In the midst of the various specialised structures that make up the Pukete Wastewater Treatment Plant lies a small, yet significant, scientific experiment.

Femke Rambags, a PhD student at the University of Waikato who is currently working with NIWA, is part of a team conducting a project to develop an effective system to treat wastewater naturally.

"In rural, less populated areas, where no sewage system is available, on-site wastewater treatment (OWT) systems can be used to dispose and treat wastewater," said Rambags.

"About 20 per cent of New Zealand households are not connected to central sewage. They often use a septic tank, and then dispose of the waste on to land, and we're actually looking into improving the small scale on-site systems."


The hope in the NIWA study is that new approaches could ensure the wastewater is treated in such a way that it would be an ecologically as well as financially sustainable method.

"There are many different types of OWT, and they are designed to treat wastewater to varying levels before being released back into the environment," said Rambags.

"The most common example of an OWT system involves two stages. The first is treatment in a septic tank, allowing solids to settle and scum to float, and the second is when the effluent is dispersed into land, often through an infiltration trench, to eventually recharge groundwater."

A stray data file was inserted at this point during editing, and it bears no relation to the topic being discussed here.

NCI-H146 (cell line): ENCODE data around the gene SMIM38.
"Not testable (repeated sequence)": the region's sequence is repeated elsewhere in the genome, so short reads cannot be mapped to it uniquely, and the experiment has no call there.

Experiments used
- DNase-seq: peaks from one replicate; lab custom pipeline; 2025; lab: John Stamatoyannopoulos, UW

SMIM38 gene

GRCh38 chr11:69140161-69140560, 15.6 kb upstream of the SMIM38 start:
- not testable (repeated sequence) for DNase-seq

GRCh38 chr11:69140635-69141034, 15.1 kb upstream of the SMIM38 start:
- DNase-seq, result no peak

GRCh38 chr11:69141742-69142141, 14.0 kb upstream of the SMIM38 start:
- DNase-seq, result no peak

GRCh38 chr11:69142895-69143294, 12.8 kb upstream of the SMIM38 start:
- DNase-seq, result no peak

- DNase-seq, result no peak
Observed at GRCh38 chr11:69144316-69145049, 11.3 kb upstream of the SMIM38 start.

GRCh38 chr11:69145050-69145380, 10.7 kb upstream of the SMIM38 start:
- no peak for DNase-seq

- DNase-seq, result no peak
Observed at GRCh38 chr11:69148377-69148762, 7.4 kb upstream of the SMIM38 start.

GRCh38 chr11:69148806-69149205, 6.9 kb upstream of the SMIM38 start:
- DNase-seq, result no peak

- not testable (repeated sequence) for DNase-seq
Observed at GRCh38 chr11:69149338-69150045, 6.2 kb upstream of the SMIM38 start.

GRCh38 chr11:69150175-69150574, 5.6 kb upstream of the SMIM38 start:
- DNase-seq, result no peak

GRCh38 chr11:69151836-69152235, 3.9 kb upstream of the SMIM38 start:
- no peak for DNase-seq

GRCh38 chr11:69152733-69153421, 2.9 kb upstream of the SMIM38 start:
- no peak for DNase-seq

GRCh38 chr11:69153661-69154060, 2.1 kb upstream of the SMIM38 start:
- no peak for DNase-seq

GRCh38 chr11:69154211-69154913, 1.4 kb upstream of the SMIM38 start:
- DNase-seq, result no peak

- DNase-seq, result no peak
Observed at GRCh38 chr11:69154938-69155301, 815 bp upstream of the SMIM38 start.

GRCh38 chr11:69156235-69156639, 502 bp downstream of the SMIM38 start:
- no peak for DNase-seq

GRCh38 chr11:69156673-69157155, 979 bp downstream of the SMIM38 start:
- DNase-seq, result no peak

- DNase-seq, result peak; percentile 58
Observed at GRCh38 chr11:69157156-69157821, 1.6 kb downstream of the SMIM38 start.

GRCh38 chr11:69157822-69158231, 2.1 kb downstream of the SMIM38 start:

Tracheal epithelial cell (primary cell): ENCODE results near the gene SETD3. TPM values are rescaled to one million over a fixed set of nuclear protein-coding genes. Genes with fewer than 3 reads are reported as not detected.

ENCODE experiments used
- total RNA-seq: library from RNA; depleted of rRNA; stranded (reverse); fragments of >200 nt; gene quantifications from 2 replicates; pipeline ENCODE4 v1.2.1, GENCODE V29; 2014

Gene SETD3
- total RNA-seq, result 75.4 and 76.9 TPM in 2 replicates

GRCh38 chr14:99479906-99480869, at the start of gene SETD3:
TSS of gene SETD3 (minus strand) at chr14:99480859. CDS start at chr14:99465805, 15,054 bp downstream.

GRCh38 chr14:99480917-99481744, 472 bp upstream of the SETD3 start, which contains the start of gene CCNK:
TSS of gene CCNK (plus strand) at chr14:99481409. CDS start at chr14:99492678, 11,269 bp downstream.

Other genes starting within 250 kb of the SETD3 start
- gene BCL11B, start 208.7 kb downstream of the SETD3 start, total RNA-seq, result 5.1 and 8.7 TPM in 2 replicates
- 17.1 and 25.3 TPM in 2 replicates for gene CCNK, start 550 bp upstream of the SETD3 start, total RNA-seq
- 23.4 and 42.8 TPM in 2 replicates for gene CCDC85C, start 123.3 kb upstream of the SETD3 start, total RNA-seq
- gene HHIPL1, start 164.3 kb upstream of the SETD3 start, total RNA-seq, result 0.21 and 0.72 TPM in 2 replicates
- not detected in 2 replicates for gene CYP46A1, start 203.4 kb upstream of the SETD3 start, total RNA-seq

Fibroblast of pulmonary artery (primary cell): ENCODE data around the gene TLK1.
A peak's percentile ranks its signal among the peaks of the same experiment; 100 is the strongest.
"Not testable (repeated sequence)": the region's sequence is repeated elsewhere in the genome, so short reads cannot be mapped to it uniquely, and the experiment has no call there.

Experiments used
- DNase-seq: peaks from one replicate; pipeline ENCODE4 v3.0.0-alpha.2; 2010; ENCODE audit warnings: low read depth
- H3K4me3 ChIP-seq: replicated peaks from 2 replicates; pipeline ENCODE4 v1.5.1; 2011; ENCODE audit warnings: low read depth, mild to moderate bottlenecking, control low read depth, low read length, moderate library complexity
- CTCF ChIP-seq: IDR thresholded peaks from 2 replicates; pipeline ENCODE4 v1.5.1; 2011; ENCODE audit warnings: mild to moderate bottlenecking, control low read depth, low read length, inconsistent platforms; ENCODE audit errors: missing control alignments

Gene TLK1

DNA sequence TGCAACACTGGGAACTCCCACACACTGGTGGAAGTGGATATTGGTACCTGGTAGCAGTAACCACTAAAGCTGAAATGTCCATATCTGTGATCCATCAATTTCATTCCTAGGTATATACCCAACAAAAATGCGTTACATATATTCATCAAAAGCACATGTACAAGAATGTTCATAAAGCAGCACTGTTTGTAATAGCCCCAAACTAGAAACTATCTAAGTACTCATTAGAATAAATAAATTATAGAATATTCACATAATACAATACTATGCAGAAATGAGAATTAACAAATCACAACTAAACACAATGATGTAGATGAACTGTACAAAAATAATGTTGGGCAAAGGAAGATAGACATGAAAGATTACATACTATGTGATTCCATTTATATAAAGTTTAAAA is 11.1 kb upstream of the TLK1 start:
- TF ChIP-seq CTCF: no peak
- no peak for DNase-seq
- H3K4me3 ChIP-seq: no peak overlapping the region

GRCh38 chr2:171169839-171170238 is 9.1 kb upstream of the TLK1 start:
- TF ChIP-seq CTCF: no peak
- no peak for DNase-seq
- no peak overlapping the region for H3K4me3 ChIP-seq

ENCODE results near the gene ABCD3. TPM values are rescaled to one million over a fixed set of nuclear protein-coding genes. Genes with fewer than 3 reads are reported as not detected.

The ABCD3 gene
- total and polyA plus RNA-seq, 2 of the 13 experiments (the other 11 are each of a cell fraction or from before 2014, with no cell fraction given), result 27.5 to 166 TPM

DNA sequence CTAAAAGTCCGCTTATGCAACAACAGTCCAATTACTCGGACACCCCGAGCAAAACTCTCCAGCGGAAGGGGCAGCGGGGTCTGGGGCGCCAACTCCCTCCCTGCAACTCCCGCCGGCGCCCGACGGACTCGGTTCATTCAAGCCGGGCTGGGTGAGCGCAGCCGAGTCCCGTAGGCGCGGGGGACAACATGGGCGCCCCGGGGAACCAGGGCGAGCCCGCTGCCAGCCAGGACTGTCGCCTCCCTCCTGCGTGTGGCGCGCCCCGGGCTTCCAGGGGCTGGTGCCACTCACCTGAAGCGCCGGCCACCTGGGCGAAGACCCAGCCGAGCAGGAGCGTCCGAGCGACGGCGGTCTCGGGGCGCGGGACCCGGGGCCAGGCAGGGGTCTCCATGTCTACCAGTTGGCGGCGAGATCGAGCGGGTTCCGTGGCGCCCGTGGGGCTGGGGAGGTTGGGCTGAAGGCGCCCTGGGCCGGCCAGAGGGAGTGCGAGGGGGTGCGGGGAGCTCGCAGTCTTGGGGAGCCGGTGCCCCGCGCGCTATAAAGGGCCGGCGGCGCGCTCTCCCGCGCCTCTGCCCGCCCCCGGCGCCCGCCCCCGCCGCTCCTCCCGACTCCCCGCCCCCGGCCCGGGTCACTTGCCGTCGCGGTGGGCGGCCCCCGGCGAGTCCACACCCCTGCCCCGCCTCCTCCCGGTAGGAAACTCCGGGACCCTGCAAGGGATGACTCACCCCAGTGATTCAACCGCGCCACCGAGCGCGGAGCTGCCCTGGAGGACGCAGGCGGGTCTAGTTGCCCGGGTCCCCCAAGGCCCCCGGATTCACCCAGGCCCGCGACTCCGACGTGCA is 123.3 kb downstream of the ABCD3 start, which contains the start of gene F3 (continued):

Nutrients and pollution from wastewater that make their way into groundwater can be environmentally damaging, and also pose a risk to human health, particularly when there are a lot of disposal sites within a certain area.

The experiment involves a variety of small ecosystems, designed with the intent of cleansing the water naturally by getting rid of unhealthy pathogens and microbes.

"Too much nitrate can cause overstimulation of growth of aquatic plants and algae, using up all the oxygen as they decompose. This can lead to a decrease in animal and plant diversity in lakes. Additionally, too much nitrate in drinking water can be harmful to young infants," said Rambags.

"These systems we're trialling are called denitrifying bioreactors. Denitrifying bioreactors are a simple technology for removing nitrate from wastewater and agricultural drainage waters, such as from tile drains.

"Simply, these are structures containing a slowly degrading carbon source, such as woodchips, through which water containing nitrate is passed. The woodchips support denitrifying microbes that convert nitrate to nitrogen gas, which is released to the atmosphere.

Natural on-site wastewater treatment systems have been tested throughout the world, and Rambags thinks they could be of a particularly good benefit for New Zealand.

"The ultimate goal of our research is that our findings can be used to develop these robust, cost-effective, low energy, high rate systems that could be used for small communities in New Zealand."